Key Factor in Monkeypox Spread: One-Time Sexual Partners

Marcia Frellick

August 29, 2022

New modeling data by the Centers for Disease Control and Prevention (CDC) show that reducing the number of one-time partners in sex between men may be a key factor in slowing the spread of monkeypox.

Ian Spicknall, PhD, with the CDC Monkeypox Emergency Response Team, led the modeling study published Friday in the Morbidity and Mortality Weekly Report (MMWR ).

Researchers found that men who have sex with men (MSM) who had more than one partner in the past 3 weeks had 1.8 to 6.9 times the risk for monkeypox infection compared with those who had one partner in the past 3 weeks, depending on the transmission scenario.

The percentage of such partnerships is small — one-time partnerships represent less than 3% of daily partnerships and 16% of sex between men each day, the authors note. But one-time partnerships accounted for 50% of all monkeypox transmissions.

The model indicates that reducing such partnerships has a large effect. The authors write, "a 40% decrease in one-time partnerships yielded a 20%-31% reduction in the percentage of MSM infected and a delay in the spread of the outbreak."

"If decreasing one-time partnerships were combined with additional mitigation measures such as vaccination or shorter time from symptom onset to testing and treatment, this effect would be higher," the authors write.

Peter Chin-Hong, MD, an infectious disease specialist with University of California, San Francisco, told Medscape Medical News, "I think [the study] corroborates what we suspected biologically based on how this outbreak is going. It gives us good insight into how we can tailor messages."

"The value of the study is to put a number on it," he said, which can help public health officials and people in the community know where changes make the most impact. Chin-Hong was not involved in the study.

Since late May, the US has recorded nearly 17,000 monkeypox cases. The outbreak is largely being transmitted among gay and bisexual men.

Reduction in Risky Behaviors

Chin-Hong added that there is evidence that partner behavior is already changing among MSM and that people in the community are reducing the number of sexual partners and reducing activity on dating apps such as Grindr.

Another CDC study published on Friday in the MMWR shows the extent of those reductions.

The authors, led by Kevin P. Delaney, PhD, also with the CDC Monkeypox Emergency Response Team, report that in a recent survey of MSM taken August 5 to 15 about half reported reducing their number of sex partners, one-time sexual encounters, and use of dating apps because of the monkeypox outbreak.

Vaccine Supply Remains Limited

Current vaccine supply is limited, so measures that might slow the spread, such as fewer one-time partnerships, could be critical for lowering the cumulative infection rate, the authors note.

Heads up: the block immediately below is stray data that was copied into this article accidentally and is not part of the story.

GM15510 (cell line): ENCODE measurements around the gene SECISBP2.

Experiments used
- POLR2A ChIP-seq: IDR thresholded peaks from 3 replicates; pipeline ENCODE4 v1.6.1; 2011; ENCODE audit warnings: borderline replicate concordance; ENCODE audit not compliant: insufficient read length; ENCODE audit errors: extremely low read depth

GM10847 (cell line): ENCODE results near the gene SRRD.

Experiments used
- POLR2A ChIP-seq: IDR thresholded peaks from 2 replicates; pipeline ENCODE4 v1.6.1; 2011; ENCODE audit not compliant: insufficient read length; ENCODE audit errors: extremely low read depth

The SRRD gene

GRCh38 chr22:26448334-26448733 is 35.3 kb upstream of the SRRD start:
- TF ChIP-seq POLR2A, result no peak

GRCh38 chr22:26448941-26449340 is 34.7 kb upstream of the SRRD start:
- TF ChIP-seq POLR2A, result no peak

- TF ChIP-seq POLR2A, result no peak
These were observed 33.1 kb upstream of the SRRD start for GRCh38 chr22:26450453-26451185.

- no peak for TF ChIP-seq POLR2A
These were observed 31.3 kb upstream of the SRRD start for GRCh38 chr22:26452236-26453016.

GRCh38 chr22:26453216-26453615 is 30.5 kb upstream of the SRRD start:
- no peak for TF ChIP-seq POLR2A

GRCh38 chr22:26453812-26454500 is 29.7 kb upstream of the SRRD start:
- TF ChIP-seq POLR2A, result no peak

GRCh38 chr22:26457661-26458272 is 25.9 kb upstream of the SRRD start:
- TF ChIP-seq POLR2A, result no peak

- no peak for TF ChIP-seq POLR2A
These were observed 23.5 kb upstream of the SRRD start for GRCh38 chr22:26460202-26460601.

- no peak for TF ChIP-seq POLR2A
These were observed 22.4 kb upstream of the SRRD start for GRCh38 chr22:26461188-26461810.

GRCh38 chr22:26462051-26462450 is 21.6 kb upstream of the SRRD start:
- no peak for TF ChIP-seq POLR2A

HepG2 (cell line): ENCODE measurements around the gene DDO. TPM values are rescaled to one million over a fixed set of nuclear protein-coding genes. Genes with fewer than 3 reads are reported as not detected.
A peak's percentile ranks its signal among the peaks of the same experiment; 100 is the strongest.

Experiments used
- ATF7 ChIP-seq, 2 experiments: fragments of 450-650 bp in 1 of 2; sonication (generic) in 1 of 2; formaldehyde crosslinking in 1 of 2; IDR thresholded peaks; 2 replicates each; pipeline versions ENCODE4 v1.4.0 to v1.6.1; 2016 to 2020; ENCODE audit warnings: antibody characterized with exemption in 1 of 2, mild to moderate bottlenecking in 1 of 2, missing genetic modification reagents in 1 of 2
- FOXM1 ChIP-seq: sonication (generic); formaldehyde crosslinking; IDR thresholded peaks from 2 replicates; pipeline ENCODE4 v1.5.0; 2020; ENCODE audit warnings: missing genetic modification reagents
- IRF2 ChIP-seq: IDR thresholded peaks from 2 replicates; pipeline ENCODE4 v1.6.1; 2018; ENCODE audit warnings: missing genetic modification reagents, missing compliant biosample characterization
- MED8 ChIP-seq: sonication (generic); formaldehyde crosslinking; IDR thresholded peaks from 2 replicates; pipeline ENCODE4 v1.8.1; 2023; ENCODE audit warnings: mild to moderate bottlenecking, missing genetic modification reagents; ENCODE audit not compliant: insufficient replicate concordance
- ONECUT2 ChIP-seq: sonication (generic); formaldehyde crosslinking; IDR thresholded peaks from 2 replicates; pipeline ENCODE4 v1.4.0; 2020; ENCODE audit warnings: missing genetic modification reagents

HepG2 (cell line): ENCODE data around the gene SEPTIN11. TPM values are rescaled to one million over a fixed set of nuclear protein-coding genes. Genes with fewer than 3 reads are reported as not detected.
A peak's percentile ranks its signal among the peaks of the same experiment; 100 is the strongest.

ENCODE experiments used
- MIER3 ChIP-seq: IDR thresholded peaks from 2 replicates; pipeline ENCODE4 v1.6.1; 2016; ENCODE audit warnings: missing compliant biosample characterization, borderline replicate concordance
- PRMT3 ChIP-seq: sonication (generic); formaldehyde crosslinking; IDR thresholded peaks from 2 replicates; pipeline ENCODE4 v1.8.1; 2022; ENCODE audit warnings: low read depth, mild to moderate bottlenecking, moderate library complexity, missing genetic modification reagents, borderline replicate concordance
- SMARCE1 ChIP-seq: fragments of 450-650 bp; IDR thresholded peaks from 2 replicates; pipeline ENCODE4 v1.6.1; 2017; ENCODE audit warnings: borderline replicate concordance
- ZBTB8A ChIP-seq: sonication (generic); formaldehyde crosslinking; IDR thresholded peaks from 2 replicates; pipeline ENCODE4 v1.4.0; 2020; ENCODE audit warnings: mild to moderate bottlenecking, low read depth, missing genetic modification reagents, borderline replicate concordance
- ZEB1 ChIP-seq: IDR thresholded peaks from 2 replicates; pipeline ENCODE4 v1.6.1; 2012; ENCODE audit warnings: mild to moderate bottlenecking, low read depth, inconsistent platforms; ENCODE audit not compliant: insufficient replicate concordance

The Delaney et al survey study, which used data from the American Men's Internet Survey (AMIS), highlighted inequities in uptake of the monkeypox vaccine. AMIS is an annual, cross‐sectional, online behavioral survey of cisgender men in the US who report sex with another man in the last year.

A total of 151 respondents (18.6%) reported having at least one dose of the vaccine.

Vaccine uptake was highest among Hispanic men (27.1%) and lowest among Black men (11.5%). Uptake for white men was 17.7%. And uptake among men of another race and ethnicity was 24.2%.

Wafaa El-Sadr, MD, MPH, an infectious disease specialist at Columbia University in New York City and leader of the Pandemic Response Institute at the Mailman School of Public Health, told Medscape Medical News, "This is a disparity we need to address rapidly."

She said both CDC papers help focus the message in slowing monkeypox spread.

Impact Will Come From Combined Interventions

El-Sadr, who was not involved in the study, noted that reducing one-time partnerships is just one part of controlling the disease.

"The biggest impact will come by being strategic and nimble and being able to use the combined interventions," she said.

She said it’s important in communication with communities at risk to make the distinction that one-time partnerships described in these studies are when a man has sex with a man once and may or may not ever have sex with that same man again. It's not to be confused with, for instance, men having a sexual partnership with only one man.

El-Sadr noted that monkeypox numbers are coming down in areas including New York, and that is a hopeful sign.

"There's the beginning of evidence of a plateau and a decrease in daily cases, which is very encouraging," she said. She added, however, that for every case known about there are many cases not reported.

Spicknall, Delaney, Chin-Hong, and El-Sadr have disclosed no relevant financial relationships.

Marcia Frellick is a freelance journalist based in Chicago. She has previously written for the Chicago Tribune, Science News, and Nurse.com, and was an editor at the Chicago Sun-Times, the Cincinnati Enquirer, and the St. Cloud (Minnesota) Times. Follow her on Twitter at @mfrellick.

For more news, follow Medscape on Facebook, Twitter, Instagram, and YouTube.

Comments

3090D553-9492-4563-8681-AD288FA52ACE
Comments on Medscape are moderated and should be professional in tone and on topic. You must declare any conflicts of interest related to your comments and responses. Please see our Commenting Guide for further information. We reserve the right to remove posts at our sole discretion.

processing....